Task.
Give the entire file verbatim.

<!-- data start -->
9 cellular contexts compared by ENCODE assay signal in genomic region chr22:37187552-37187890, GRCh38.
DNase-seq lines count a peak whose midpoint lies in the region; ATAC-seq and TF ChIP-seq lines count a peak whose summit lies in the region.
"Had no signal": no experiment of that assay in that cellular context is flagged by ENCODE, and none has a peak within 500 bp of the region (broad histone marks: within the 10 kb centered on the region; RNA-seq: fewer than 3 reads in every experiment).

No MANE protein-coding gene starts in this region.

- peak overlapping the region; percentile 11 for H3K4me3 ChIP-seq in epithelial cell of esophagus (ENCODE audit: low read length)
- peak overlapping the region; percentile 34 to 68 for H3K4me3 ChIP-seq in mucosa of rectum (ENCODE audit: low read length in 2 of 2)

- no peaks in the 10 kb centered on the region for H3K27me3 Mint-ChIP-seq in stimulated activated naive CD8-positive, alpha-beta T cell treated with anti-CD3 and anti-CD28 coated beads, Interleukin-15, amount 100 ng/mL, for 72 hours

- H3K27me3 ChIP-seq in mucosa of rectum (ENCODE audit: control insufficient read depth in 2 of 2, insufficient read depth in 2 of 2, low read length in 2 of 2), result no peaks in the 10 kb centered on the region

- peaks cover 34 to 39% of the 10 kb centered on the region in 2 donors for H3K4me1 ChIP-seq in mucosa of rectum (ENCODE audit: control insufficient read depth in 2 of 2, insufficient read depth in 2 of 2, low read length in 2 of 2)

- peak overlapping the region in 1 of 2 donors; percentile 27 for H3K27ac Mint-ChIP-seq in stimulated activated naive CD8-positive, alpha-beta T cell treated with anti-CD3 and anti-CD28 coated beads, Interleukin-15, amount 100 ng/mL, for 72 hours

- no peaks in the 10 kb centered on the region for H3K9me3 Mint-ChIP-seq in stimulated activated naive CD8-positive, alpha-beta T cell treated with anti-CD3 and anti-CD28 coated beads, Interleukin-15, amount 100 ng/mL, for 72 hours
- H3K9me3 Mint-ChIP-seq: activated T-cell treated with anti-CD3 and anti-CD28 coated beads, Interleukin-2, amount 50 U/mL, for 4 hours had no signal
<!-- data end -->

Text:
9 cellular contexts compared by ENCODE assay signal in genomic region chr22:37187552-37187890, GRCh38.
DNase-seq lines count a peak whose midpoint lies in the region; ATAC-seq and TF ChIP-seq lines count a peak whose summit lies in the region.
"Had no signal": no experiment of that assay in that cellular context is flagged by ENCODE, and none has a peak within 500 bp of the region (broad histone marks: within the 10 kb centered on the region; RNA-seq: fewer than 3 reads in every experiment).

No MANE protein-coding gene starts in this region.

- peak overlapping the region; percentile 11 for H3K4me3 ChIP-seq in epithelial cell of esophagus (ENCODE audit: low read length)
- peak overlapping the region; percentile 34 to 68 for H3K4me3 ChIP-seq in mucosa of rectum (ENCODE audit: low read length in 2 of 2)

- no peaks in the 10 kb centered on the region for H3K27me3 Mint-ChIP-seq in stimulated activated naive CD8-positive, alpha-beta T cell treated with anti-CD3 and anti-CD28 coated beads, Interleukin-15, amount 100 ng/mL, for 72 hours

- H3K27me3 ChIP-seq in mucosa of rectum (ENCODE audit: control insufficient read depth in 2 of 2, insufficient read depth in 2 of 2, low read length in 2 of 2), result no peaks in the 10 kb centered on the region

- peaks cover 34 to 39% of the 10 kb centered on the region in 2 donors for H3K4me1 ChIP-seq in mucosa of rectum (ENCODE audit: control insufficient read depth in 2 of 2, insufficient read depth in 2 of 2, low read length in 2 of 2)

- peak overlapping the region in 1 of 2 donors; percentile 27 for H3K27ac Mint-ChIP-seq in stimulated activated naive CD8-positive, alpha-beta T cell treated with anti-CD3 and anti-CD28 coated beads, Interleukin-15, amount 100 ng/mL, for 72 hours

- no peaks in the 10 kb centered on the region for H3K9me3 Mint-ChIP-seq in stimulated activated naive CD8-positive, alpha-beta T cell treated with anti-CD3 and anti-CD28 coated beads, Interleukin-15, amount 100 ng/mL, for 72 hours
- H3K9me3 Mint-ChIP-seq: activated T-cell treated with anti-CD3 and anti-CD28 coated beads, Interleukin-2, amount 50 U/mL, for 4 hours had no signal